What I have always wanted to communicate through my writings, is that no matter how different we may be in terms of geography or origin, we still experience love and pain and heartbreak in the same way. That we have stories we wouldn’t know to be special until someone narrated them to the world. That’s what I try to do, keep those stories alive.
6. Is there any difference between the old age poets and the modern day young poets? If yes, what and which one do you prefer personally?
Poetry has changed through the years, molding itself according to the era it has been written in. But the core values of poetry have remained constant. Poetry will always be about our struggles, our pathos, our raised voices, our faith in resistance and dissent against what is wrong. It doesn’t matter which age we belong to, poetry will bring us together eventually.
7. What was your first poem about and how did you come up with it?
My first poem was titled ‘Letters to Joanne’ and marked the beginning of a long running series that eventually became the focal point of my first book as well. It was about my meeting with a woman who also embodied the city of Kolkata, constantly changing with the ebb and flow of its rivers, but always coming back to where it started, irrespective of death and decay, loving and letting go.
8. Is there anything memorable you would like to share with us?
One of my biggest regrets since the time I started writing was the fact that I couldn’t share it with my family. Although they have always tried being supportive, sometimes they simply don’t understand what I write, or why. But when my first book came out and they saw I had dedicated it to my recently deceased grandfather; the idea that through my books, his name will live on, hit them. In that moment I knew, why I should keep on writing.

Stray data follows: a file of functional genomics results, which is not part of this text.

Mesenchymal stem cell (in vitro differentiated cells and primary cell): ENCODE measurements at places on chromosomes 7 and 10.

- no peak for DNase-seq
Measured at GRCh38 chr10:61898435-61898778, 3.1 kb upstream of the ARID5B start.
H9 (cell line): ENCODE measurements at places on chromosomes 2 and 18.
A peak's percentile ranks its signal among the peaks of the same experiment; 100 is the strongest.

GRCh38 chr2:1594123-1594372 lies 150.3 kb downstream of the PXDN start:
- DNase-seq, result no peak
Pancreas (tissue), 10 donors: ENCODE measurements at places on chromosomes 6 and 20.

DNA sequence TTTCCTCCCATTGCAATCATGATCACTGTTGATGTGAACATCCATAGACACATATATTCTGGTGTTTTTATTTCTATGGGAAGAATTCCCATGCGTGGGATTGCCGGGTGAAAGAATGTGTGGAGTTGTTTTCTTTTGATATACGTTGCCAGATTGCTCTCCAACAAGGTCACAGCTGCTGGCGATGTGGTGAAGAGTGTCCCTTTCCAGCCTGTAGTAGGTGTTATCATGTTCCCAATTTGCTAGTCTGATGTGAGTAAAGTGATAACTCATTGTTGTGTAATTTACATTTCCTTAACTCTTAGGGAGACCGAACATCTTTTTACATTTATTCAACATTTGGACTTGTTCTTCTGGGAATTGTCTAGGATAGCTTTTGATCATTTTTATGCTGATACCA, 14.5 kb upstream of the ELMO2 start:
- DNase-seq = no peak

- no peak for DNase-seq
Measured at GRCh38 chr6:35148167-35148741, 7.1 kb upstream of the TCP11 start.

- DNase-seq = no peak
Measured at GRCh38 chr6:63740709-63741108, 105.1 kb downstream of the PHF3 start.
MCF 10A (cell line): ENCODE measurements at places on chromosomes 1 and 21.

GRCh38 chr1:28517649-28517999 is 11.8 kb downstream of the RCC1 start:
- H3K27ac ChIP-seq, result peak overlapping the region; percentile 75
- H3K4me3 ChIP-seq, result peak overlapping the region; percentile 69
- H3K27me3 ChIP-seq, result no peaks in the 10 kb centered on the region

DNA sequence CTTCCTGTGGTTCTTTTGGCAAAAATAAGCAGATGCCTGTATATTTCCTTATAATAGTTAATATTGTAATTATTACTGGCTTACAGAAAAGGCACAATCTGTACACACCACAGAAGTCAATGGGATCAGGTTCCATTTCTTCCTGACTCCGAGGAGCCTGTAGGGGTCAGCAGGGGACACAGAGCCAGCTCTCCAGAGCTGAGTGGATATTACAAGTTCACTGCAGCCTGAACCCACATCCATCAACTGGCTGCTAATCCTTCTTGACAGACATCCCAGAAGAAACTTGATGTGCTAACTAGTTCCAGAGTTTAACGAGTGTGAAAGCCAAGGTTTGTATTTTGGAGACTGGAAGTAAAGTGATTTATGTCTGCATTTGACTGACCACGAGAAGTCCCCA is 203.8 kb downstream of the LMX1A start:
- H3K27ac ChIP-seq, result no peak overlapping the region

9. Where do you see yourself in the next five year?
Honestly, that’s a question I’ve stopped asking myself altogether. Right now, I have one book out, and two more to be launched by next year. Right now, I’m working with some amazing people, and meeting new and wonderful people constantly. In five years, maybe I’d have written and published my debut novel as well, worked at even better places, reached out to a lot more readers. But it’s a huge leap maybe, and one I don’t have the answers to, not right now.
10. Do you think social media plays an important role in the career of a writer or a poet to get established? Reasons!
I think in today’s time, it does. Nowadays, it has become a shortcut for publishing house to directly approach a poet/writer who has a considerable number of followers on social media for a book deal, instead of painstakingly reading through the millions of manuscripts they receive regularly. So yes, having social media popularity can effectively establish a poet’s career.
11. Any message you would like to give to others?
When it comes to poetry, don’t hold back. Don’t be afraid. Don’t give up. Don’t leave it for another day. Don’t think, what difference would this make. Don’t think, is it necessary. Don’t go into it with half your heart. Don’t compromise. It’s either all of your heart or none of your words.